The amendment calls for 2006 to be â€˜a period of significant transition to full Iraqi sovereignty,’ for Iraqi Security Forces to take the lead in the counterinsurgency fight, and for the President to submit quarterly reports on â€˜United States policy and military operations in Iraq.’ This report is to contain specific information regarding the military and political conditions that must be met to defeat the insurgency and complete the mission in Iraq. While stopping short of asking for a firm date for withdrawing U.S. forces, the amendment does mention a â€˜schedule for meeting such conditions [to enable a withdrawal].’
The bipartisan support for the amendment may be partially explained by differing interpretations of the message: Republican Senators John Warner and Bill Frist described it as message of support for Iraqis to take over security in their country, while Democrat Harry Reid called it â€˜a vote of no confidence on the Bush administration policy in Iraq.’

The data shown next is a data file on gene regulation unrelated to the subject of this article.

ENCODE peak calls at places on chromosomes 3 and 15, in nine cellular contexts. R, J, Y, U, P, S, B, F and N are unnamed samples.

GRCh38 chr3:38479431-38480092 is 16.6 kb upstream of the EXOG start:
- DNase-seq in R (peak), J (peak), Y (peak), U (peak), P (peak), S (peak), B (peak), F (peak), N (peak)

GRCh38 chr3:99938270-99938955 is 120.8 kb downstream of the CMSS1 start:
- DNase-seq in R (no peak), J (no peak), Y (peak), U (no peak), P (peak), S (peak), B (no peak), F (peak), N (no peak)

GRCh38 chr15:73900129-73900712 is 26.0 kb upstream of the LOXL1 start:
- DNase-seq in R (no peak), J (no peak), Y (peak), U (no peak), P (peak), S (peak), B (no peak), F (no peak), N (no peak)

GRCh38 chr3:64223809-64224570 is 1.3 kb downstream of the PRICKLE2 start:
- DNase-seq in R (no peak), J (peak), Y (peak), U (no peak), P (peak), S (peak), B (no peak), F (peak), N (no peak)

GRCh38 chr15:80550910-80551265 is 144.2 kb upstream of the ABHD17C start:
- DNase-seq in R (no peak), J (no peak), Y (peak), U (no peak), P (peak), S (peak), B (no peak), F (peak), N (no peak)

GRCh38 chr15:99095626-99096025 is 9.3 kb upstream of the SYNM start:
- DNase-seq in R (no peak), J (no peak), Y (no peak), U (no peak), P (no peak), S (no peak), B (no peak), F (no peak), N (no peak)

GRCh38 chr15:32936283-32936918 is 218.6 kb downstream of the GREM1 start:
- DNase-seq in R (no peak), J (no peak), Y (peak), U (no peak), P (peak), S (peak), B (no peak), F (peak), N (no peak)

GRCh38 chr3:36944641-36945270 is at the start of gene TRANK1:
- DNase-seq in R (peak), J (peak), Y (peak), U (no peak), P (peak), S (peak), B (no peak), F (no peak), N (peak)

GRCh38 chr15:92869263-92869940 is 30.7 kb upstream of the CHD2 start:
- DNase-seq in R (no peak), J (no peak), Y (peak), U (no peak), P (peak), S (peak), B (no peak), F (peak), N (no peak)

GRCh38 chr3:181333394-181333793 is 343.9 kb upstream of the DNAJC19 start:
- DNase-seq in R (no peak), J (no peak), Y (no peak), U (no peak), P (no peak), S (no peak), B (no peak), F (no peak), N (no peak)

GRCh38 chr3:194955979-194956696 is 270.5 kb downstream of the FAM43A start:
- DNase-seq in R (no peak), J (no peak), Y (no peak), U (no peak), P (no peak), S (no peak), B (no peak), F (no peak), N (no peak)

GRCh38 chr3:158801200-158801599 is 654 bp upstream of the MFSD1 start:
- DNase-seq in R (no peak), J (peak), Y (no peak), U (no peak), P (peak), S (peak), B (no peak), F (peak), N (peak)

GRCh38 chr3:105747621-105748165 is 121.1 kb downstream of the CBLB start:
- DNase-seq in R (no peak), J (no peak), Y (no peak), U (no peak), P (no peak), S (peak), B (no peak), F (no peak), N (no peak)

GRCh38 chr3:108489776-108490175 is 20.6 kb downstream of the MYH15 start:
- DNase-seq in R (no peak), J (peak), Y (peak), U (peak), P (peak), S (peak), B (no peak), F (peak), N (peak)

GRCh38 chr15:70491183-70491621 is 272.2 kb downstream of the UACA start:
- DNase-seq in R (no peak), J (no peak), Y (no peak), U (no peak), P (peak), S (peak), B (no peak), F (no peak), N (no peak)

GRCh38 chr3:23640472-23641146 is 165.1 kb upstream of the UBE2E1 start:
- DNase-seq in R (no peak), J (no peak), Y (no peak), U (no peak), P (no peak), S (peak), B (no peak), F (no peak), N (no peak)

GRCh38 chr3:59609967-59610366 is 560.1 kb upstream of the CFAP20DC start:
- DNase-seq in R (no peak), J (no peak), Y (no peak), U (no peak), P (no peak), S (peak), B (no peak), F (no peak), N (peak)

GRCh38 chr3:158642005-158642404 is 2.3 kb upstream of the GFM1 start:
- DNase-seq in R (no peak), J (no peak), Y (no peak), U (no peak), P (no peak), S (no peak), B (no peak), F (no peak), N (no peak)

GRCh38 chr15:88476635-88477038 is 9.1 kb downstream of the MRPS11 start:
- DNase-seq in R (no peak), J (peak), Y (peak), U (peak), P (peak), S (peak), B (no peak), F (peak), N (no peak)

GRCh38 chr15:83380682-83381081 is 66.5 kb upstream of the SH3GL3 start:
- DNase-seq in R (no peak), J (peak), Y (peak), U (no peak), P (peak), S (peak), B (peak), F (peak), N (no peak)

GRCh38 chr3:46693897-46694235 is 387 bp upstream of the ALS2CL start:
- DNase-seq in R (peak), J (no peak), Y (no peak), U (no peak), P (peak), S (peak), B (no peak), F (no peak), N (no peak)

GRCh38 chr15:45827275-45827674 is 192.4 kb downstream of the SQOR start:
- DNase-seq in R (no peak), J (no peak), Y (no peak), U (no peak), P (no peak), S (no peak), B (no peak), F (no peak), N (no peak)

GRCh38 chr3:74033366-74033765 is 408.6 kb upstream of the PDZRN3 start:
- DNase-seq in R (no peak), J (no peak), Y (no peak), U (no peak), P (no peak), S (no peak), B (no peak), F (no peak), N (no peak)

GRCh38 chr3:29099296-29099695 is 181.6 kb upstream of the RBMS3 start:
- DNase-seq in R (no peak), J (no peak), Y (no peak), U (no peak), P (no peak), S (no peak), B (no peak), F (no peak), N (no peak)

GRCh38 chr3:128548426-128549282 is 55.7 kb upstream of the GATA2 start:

But since the military is already in the process of drawing down and handing over security responsibilities to Iraqi forces, is this Senate proclamation as significant as some are making it sound? Is it really a call for accountability and a solid strategy from the administration, or are lawmakers pushing for an untimely withdrawal based on flagging public support for the war?
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